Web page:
Funding research is essential to begin addressing gun violence

Funding research is essential to begin addressing gun violence
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With the 2020 presidential race heating up, candidates are condemning gun violence as a “national epidemic” and “public health emergency.” This should come as no surprise; U.S. gun deaths are at a 20-year high and showing no signs of abating. What’s needed is a critical reform rarely discussed on the campaign trail: finally removing the 23-year ban on funding research on gun violence that’s blocking the information we need to save thousands of lives.

We have been operating in the dark, thanks to strict barriers to funding credible research on gun violence. By one estimate, only 30 researchers in the entire country are dedicated to gun policy, and they often are severely limited in their ability to collect and distribute data. The 1996 congressional provision, known as the Dickey Amendment, prohibits the Centers for Disease Control and Prevention (CDC) and the National Institutes of Health (NIH) from funding research that could be perceived as supporting or advocating for gun control.

The Dickey Amendment had a tangible, chilling effect on public health researchers. After its passage, the CDC’s National Center for Injury Prevention and Control had its budget cut by $2.5 billion and the center’s director was fired. Afraid of losing funding, the CDC drastically reduced its research and, between 1998 and 2012, CDC publications on the topic fell by 64 percent.

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The result was a field unable to rely on funding for research, coupled with the inability to attract the scientific talent that naturally goes where there is opportunity to make meaningful discovery and impact. When we can’t investigate how to address conditions in unique communities and environments, it forces us to create a “catch-all” solution that assumes every incident of gun violence is the same. Meaningful progress on the gun violence epidemic in the U.S. is only possible when researchers have the funds and the freedom to collect the data needed to understand why so many Americans are being injured and killed by guns.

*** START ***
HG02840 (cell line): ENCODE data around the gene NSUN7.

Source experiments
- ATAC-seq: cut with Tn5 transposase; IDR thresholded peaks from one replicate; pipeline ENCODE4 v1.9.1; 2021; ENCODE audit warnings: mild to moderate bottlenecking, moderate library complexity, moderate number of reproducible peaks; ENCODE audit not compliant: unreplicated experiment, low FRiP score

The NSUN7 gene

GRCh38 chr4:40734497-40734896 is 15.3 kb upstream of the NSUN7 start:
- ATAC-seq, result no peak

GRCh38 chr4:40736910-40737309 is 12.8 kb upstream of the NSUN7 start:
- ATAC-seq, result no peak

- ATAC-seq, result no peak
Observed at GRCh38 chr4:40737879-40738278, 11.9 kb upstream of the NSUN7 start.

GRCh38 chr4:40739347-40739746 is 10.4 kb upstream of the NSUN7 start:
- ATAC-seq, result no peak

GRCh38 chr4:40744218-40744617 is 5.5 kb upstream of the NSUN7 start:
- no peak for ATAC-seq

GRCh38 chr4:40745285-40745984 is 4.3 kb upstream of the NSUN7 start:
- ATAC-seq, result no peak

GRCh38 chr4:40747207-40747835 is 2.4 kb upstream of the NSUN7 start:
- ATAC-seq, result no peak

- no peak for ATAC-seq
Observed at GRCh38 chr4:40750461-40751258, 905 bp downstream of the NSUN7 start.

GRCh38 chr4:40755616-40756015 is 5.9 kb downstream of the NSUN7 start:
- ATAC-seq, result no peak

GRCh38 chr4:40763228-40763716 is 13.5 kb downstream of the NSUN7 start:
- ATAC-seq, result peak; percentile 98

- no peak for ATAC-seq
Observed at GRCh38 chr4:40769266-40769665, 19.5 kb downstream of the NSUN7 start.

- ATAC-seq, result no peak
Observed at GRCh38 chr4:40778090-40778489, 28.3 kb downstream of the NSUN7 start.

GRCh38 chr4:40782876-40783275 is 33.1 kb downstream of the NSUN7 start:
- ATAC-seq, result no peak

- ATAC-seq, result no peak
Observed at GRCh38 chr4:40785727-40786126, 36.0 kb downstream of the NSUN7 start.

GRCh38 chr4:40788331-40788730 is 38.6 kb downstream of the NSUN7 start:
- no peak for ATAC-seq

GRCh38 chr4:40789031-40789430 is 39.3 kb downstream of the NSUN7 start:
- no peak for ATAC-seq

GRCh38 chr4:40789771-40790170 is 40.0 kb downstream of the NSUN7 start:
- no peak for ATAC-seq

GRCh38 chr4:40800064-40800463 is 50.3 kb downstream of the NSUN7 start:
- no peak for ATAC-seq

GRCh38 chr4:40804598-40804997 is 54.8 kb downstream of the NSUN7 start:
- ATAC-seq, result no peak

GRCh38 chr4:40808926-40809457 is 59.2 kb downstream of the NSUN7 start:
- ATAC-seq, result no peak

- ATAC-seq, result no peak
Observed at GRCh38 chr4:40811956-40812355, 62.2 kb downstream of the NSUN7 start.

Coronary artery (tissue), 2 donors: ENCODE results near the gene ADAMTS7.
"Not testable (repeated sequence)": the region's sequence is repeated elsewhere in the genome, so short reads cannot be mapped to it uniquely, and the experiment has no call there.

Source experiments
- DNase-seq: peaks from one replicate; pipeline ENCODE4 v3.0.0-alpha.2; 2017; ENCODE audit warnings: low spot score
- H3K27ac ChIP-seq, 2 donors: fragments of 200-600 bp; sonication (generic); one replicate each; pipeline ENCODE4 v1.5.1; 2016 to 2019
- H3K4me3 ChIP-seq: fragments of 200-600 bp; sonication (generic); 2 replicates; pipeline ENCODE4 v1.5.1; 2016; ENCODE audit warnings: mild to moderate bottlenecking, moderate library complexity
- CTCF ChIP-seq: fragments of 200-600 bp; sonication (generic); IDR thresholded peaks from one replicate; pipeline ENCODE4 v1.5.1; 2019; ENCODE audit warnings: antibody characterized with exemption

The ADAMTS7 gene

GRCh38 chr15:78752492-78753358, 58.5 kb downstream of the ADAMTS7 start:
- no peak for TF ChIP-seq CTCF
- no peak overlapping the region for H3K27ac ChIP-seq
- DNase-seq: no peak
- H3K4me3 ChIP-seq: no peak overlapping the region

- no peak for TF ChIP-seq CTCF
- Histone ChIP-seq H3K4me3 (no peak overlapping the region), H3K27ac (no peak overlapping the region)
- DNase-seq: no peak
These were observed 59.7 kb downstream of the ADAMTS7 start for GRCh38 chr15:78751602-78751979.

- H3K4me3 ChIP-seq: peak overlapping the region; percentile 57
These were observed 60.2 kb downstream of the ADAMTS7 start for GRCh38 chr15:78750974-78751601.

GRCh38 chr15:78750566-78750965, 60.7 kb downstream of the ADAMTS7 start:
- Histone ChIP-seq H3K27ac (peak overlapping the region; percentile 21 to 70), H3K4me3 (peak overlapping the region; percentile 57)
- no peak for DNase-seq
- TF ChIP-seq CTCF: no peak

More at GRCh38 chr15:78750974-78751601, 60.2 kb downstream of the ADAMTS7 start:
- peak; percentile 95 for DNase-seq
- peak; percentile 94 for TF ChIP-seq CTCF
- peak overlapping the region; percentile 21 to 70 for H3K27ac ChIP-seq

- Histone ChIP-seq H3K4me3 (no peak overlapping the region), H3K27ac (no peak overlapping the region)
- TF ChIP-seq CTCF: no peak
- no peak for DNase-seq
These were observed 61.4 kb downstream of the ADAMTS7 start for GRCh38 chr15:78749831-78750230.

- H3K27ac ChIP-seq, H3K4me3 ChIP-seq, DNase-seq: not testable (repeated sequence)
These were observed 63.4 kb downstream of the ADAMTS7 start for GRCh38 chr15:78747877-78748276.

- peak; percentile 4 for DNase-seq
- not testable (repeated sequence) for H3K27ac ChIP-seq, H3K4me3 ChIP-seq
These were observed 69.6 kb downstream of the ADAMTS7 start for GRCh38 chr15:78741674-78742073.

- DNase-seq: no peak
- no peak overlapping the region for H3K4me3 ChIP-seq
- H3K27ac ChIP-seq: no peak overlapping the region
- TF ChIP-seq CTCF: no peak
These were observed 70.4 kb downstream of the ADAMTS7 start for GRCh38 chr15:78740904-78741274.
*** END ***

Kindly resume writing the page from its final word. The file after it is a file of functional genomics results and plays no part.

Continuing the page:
Now, with the political and cultural winds shifting, a post-Dickey world could be possible, but only if congressional leaders and 2020 presidential contenders make the repeal of Dickey as central to the debate as eliminating bump stocks and tougher registration laws. So far, this hasn’t happened.

This is not academic. The crucial need to direct funding to research that could save lives is highlighted by the important insights we’re gaining through hospital-based violence prevention initiatives. To understand the complexities of gun violence in specific communities, my organization, which focuses on health emergencies around the world, has partnered with NYC Health + Hospitals Stand Up to Violence Program (SUV).  

Local, hospital-based violence prevention initiatives such as SUV are seen by many as central to stopping the spread of gun violence. Most critically, they intervene with trust and credibility, particularly in urban environments, at the “golden window” where a single act of violence can be diffused before setting off a spiral of injury and death. These community-based groups are developing important training and learning opportunities that are saving lives right now. We need to amplify their ability to act with all the support they need. 

We cannot continue to ignore the public health risks posed by gun violence, and good data are required to address the issues facing communities. In 2015, former Rep. Jay Dickey (R-Ark.), who worked to pass the provision that bears his name, expressed his regret for his role in creating a policy that has stalled gun violence research — and he called on Congress to reverse the law.

It’s time for us to move from regret to action and make sure that every candidate for high office knows that we are tired of being kept in the dark about why our country has been overtaken by gun violence. We need to remove federal regulations that block the funding for research that could pinpoint the most effective interventions to break the cycle of violence.

Fraser Mooney is executive director of Doctors of the World, the U.S. arm of the global humanitarian and social justice group, Médecins du Monde. Follow on Twitter @_MdMUSA.